What was interesting, writing a novel with Porfiry Petrovich as hero, is the clash between other people’s perceptions of him and his own ‘self-creation’, which I feel is governed by his professional role. That is to say he engineers and manipulates the impression he makes on the suspects and witnesses he interviews in order to extract information from them. I think it’s fair to say that I allowed myself some latitude in this. Also, in Crime and Punishment we are never afforded the privilege of seeing things from Porfiry’s point of view. Like Raskolnikov, we must try to work out what he is thinking by what he says and what he does. And I don’t think we can always trust what Porfiry says, either in Crime and Punishment or in my book. However, I do write at times from Porfiry’s point of view. I suppose imagining his internal perspective was the biggest leap, and liberty, that I took. And it is in this switch that I have had to create my own Porfiry Petrovich. It also brought up certain challenges, which I think are common to a lot of detective fiction. How to explore and reveal the character’s humanity, without giving away the solution of the mystery!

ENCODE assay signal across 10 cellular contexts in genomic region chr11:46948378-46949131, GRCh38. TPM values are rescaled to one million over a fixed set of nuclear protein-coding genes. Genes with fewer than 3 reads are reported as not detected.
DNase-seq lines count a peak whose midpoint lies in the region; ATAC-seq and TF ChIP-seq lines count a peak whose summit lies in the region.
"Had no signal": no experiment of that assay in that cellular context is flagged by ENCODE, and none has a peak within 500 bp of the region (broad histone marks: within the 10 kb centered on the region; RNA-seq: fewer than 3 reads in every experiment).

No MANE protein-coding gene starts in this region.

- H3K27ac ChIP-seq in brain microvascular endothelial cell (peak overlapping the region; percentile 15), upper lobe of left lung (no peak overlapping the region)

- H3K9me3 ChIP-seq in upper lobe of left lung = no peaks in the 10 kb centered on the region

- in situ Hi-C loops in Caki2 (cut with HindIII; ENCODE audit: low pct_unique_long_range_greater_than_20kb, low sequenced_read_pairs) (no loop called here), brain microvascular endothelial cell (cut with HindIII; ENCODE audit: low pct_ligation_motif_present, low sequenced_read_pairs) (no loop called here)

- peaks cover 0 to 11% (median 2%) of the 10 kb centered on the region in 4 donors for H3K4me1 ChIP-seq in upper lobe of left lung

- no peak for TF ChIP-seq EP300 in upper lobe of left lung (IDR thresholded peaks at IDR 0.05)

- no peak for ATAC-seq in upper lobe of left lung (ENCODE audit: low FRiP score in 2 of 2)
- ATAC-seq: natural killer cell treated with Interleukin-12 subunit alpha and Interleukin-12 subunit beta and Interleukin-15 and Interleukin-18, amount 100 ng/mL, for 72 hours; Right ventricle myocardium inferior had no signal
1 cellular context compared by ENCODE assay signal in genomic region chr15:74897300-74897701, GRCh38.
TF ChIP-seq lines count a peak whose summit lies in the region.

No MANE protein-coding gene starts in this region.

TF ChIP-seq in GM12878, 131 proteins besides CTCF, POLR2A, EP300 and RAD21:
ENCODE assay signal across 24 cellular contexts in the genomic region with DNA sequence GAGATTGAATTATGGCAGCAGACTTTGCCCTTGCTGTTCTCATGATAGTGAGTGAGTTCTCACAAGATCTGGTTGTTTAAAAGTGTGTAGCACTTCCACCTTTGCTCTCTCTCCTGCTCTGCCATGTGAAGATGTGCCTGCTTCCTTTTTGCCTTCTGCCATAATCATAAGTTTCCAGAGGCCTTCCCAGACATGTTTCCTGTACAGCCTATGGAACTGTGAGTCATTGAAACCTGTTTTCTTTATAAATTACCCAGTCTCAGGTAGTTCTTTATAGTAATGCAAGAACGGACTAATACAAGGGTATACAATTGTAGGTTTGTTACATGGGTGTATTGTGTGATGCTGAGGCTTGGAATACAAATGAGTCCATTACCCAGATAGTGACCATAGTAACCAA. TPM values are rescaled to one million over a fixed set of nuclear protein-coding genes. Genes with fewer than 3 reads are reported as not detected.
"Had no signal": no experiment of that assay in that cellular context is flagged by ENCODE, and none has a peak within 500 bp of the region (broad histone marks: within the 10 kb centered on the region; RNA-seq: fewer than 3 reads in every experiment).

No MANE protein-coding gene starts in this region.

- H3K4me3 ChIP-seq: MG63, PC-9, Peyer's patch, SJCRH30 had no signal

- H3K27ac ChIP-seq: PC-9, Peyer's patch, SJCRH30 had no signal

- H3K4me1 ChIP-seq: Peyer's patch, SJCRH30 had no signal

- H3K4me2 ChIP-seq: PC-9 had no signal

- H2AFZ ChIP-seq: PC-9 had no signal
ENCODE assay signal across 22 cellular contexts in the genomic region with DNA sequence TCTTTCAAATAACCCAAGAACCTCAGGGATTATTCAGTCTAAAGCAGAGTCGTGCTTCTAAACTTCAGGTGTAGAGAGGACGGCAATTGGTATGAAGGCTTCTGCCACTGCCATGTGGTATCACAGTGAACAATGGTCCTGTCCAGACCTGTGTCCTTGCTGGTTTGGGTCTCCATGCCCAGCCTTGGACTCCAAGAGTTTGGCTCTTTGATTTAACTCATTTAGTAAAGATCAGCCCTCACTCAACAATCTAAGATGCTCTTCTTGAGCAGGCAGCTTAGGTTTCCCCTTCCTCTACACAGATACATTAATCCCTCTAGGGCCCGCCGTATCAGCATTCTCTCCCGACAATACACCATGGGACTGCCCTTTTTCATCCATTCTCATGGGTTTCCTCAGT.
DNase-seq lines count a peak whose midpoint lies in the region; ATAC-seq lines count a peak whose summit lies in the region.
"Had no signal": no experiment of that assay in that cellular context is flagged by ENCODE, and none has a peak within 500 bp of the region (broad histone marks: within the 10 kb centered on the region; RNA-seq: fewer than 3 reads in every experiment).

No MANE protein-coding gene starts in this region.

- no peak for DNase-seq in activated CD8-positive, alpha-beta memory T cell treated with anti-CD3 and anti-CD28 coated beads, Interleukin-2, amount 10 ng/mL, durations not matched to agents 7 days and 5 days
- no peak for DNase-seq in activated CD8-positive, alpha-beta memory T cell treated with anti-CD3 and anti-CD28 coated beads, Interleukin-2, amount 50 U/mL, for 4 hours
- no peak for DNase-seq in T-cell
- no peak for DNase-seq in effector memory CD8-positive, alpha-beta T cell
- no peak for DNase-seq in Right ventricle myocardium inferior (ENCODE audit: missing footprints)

To return to Crime and Punishment, by the time murderer and detective meet, the sense of anticipation is enormous. Raskolnikov is going there in an attempt to take the initiative, but also because he wants to get a look at his adversary – and we, as readers, are impatient to meet Porfiry too. Razumikhin has taken Raskolnikov’s to the magistrate’s private apartment, not his office. It’s here that the first physical description occurs, which was very important to me, so I’ll quote it at length: ‘He was a man of about thirty-five, rather short and stout, and somewhat paunchy. He was clean-shaven, and the hair was cropped close on his large round head, which bulged out at the back almost as if it were swollen. His fat, round, rather snub-nosed, dark-skinned face had an unhealthy yellowish pallor, and a cheerful, slightly mocking expression. It would have seemed good-natured were it not for the expression of his eyes, which had a watery, glassy gleam under the lids with nearly white eyelashes, which twitched almost as though he were continually winking. The glance of those eyes was strangely out of keeping with his squat figure, almost like a peasant woman’s, and made him seem more to be reckoned with than might have been imagined at first sight.’